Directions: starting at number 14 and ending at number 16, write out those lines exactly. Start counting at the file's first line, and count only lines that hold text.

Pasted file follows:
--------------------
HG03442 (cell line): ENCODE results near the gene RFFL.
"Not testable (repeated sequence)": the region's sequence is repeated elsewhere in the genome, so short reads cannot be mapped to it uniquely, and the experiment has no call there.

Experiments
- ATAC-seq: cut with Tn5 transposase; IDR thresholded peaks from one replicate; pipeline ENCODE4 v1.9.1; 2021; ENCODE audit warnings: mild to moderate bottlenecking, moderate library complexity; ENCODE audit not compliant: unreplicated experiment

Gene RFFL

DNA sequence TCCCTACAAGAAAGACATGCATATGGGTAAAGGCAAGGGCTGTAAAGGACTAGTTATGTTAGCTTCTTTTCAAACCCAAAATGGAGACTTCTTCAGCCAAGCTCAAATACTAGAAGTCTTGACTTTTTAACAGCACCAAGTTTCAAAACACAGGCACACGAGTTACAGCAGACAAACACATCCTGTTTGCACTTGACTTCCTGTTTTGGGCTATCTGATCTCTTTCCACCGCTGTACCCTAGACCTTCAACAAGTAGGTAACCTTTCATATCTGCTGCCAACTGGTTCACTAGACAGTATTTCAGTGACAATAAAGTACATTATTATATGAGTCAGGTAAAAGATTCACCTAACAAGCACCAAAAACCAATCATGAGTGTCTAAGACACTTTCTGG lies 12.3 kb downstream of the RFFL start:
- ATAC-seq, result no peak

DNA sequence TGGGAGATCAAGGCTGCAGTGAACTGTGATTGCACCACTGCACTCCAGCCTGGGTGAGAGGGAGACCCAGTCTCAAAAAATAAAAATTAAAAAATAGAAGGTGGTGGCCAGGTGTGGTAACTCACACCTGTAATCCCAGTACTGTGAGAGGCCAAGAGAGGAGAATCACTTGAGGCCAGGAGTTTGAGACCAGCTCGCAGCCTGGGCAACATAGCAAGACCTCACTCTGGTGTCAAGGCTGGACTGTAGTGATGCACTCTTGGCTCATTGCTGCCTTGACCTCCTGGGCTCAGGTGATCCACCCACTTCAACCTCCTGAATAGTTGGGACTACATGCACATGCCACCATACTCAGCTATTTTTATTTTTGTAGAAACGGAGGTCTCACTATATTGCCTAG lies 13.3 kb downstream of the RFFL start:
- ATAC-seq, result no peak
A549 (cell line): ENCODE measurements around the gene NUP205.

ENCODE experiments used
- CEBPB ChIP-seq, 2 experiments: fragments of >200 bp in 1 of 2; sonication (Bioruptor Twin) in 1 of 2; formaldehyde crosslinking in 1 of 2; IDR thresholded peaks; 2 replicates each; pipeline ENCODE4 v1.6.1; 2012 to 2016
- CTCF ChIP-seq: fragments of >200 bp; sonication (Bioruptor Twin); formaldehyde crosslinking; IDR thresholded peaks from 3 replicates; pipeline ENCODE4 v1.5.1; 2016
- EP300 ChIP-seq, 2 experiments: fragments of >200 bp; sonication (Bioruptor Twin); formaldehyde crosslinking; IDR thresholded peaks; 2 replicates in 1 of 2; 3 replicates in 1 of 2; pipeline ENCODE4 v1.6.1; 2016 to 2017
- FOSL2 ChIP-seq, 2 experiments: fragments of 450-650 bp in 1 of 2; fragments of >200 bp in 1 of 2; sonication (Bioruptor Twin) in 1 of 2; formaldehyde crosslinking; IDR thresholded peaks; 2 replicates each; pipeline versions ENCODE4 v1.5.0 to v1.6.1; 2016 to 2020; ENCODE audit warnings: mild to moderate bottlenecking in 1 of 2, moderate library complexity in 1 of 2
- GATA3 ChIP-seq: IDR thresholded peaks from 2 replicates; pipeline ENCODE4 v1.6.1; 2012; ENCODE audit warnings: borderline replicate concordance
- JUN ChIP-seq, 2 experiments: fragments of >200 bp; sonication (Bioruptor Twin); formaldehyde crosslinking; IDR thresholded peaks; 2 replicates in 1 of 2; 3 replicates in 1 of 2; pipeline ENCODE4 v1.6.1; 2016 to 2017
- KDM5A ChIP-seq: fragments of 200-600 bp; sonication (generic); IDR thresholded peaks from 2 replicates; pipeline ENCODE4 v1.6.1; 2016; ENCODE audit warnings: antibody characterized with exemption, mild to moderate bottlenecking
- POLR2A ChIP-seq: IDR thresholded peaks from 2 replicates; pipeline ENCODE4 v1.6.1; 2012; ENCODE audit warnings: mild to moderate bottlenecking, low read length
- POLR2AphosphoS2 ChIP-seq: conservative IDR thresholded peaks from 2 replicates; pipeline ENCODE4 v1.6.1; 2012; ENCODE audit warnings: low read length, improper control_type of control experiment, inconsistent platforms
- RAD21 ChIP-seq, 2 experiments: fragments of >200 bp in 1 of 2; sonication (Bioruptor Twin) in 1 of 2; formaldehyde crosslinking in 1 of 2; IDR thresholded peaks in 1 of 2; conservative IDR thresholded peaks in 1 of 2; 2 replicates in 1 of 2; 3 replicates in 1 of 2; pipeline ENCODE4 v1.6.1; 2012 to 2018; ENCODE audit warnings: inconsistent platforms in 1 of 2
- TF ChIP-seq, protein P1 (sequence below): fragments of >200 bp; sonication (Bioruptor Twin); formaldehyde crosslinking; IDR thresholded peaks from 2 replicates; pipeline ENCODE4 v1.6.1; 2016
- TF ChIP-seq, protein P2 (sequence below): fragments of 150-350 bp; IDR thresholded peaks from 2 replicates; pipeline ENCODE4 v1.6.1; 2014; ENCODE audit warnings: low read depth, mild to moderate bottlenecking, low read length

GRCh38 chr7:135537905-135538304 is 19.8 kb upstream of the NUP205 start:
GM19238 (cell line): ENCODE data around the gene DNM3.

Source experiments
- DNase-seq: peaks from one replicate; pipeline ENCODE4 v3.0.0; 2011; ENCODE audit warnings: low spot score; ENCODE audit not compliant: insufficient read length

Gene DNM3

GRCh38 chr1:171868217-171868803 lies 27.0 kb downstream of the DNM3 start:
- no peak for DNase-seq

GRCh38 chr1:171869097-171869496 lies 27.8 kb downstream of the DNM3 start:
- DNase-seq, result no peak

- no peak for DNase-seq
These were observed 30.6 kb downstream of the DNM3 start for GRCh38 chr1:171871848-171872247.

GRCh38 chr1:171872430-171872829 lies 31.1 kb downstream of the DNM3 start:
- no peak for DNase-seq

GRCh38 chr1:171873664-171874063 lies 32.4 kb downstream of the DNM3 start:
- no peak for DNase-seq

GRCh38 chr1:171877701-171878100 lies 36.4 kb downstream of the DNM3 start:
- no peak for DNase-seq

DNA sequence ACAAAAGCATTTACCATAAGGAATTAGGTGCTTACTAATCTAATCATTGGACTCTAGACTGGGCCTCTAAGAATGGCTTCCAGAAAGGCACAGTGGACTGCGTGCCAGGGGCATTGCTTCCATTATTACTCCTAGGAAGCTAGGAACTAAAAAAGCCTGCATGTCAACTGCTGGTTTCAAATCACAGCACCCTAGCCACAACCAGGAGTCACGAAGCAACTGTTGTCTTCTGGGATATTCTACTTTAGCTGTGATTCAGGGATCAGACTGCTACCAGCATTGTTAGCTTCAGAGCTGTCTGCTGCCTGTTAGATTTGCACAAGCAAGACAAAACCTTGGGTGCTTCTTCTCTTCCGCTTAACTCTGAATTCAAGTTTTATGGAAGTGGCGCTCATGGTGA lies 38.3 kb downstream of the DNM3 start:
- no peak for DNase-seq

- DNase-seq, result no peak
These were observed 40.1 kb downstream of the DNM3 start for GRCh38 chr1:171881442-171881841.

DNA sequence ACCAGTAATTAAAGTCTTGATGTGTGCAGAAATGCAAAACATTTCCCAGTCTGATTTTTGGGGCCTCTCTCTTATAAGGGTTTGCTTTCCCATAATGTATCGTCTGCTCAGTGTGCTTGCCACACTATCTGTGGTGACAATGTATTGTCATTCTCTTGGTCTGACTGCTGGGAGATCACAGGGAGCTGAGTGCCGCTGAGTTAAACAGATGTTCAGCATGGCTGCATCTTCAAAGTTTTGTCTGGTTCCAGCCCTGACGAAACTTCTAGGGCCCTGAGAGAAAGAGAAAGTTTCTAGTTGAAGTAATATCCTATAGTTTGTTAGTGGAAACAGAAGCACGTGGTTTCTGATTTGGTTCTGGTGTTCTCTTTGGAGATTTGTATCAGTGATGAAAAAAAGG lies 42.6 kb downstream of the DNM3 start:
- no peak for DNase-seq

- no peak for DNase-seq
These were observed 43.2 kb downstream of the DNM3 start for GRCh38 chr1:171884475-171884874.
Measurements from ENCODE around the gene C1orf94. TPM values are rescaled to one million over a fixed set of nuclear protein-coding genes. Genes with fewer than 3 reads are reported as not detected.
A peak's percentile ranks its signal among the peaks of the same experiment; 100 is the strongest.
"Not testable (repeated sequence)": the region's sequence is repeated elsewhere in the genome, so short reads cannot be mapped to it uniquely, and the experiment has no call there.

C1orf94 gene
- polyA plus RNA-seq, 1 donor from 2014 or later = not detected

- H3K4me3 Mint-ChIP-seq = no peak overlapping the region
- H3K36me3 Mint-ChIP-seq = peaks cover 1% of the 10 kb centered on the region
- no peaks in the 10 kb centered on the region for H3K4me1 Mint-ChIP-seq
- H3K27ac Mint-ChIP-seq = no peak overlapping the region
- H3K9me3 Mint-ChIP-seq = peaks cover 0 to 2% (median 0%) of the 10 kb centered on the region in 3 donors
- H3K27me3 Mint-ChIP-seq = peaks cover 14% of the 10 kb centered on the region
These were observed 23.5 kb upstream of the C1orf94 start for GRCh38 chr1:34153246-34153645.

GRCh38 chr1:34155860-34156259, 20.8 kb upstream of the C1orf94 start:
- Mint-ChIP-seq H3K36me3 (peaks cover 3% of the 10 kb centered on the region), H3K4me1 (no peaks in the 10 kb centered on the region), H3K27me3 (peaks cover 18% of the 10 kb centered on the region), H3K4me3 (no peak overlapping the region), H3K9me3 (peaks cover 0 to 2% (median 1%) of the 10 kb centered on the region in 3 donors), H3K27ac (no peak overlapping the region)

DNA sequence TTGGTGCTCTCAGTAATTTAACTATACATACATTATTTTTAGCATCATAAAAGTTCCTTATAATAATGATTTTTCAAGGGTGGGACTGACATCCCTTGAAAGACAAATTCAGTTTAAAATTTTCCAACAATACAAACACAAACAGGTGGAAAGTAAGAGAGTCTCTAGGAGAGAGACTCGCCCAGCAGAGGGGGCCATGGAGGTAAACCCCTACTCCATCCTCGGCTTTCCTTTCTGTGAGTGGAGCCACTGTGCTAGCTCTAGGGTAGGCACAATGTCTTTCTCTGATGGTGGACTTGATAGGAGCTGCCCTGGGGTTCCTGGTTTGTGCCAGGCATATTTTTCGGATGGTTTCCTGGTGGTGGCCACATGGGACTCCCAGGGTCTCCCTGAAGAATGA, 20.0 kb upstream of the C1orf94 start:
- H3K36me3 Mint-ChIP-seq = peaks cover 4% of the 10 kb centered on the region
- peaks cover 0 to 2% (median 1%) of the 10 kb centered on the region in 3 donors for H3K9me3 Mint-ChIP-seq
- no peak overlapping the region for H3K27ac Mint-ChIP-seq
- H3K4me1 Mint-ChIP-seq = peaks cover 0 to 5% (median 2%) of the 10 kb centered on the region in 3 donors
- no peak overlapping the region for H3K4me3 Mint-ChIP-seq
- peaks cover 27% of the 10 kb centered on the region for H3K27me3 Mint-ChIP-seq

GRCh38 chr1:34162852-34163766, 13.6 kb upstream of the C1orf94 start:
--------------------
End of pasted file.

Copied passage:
- EP300 ChIP-seq, 2 experiments: fragments of >200 bp; sonication (Bioruptor Twin); formaldehyde crosslinking; IDR thresholded peaks; 2 replicates in 1 of 2; 3 replicates in 1 of 2; pipeline ENCODE4 v1.6.1; 2016 to 2017
- FOSL2 ChIP-seq, 2 experiments: fragments of 450-650 bp in 1 of 2; fragments of >200 bp in 1 of 2; sonication (Bioruptor Twin) in 1 of 2; formaldehyde crosslinking; IDR thresholded peaks; 2 replicates each; pipeline versions ENCODE4 v1.5.0 to v1.6.1; 2016 to 2020; ENCODE audit warnings: mild to moderate bottlenecking in 1 of 2, moderate library complexity in 1 of 2
- GATA3 ChIP-seq: IDR thresholded peaks from 2 replicates; pipeline ENCODE4 v1.6.1; 2012; ENCODE audit warnings: borderline replicate concordance